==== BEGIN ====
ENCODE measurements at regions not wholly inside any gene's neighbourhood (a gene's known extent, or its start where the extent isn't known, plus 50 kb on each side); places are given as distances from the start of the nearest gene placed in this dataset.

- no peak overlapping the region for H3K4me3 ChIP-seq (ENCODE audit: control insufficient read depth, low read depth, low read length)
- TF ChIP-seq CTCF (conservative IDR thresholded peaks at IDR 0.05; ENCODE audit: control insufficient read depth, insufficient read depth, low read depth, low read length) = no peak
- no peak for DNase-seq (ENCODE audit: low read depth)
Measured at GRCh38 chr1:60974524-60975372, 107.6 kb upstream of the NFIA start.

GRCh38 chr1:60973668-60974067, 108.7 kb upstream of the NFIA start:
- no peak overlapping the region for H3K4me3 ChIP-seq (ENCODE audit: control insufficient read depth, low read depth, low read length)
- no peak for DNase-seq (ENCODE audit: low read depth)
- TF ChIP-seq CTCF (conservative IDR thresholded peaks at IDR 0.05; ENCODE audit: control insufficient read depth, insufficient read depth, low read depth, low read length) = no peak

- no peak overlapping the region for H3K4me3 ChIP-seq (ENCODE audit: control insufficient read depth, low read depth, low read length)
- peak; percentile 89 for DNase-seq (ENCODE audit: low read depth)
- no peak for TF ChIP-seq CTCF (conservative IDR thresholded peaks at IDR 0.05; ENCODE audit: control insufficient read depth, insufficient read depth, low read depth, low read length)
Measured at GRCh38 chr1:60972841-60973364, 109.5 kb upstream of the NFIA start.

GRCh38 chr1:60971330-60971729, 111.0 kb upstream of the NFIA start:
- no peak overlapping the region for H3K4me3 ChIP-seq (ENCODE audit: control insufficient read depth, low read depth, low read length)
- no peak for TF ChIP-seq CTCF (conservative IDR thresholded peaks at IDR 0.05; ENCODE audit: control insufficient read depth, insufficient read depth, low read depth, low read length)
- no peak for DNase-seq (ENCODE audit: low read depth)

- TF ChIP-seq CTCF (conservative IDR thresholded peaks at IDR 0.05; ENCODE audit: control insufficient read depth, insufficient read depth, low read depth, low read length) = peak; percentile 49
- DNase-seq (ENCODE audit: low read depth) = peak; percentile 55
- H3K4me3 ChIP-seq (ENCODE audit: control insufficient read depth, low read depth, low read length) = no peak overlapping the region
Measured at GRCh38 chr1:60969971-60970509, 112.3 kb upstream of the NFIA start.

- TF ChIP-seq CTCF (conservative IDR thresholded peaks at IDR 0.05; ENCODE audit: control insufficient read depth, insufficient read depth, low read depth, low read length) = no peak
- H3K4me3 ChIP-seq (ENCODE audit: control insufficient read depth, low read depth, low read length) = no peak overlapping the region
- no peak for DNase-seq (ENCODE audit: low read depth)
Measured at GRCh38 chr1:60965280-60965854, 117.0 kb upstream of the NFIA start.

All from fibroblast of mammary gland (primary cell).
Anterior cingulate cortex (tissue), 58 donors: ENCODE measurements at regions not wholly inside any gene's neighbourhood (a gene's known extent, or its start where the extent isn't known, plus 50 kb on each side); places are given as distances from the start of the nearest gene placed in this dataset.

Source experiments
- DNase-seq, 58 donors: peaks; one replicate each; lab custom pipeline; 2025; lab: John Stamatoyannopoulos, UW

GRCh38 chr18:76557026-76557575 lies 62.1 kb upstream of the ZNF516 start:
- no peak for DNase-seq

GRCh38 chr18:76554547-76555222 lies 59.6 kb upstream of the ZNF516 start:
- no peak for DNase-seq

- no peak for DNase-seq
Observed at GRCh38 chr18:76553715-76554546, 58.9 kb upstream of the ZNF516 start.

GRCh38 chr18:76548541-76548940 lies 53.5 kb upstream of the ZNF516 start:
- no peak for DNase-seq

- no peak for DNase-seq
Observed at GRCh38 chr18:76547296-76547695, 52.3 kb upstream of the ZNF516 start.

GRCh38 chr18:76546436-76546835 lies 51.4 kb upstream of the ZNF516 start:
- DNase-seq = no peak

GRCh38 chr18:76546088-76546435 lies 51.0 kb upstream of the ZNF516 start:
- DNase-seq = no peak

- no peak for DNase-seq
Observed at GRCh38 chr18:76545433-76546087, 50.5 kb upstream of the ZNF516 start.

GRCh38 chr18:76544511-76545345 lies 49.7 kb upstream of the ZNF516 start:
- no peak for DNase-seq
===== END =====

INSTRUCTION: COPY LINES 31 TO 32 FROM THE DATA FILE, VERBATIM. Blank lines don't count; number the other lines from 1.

- no peak for DNase-seq

GRCh38 chr18:76554547-76555222 lies 59.6 kb upstream of the ZNF516 start: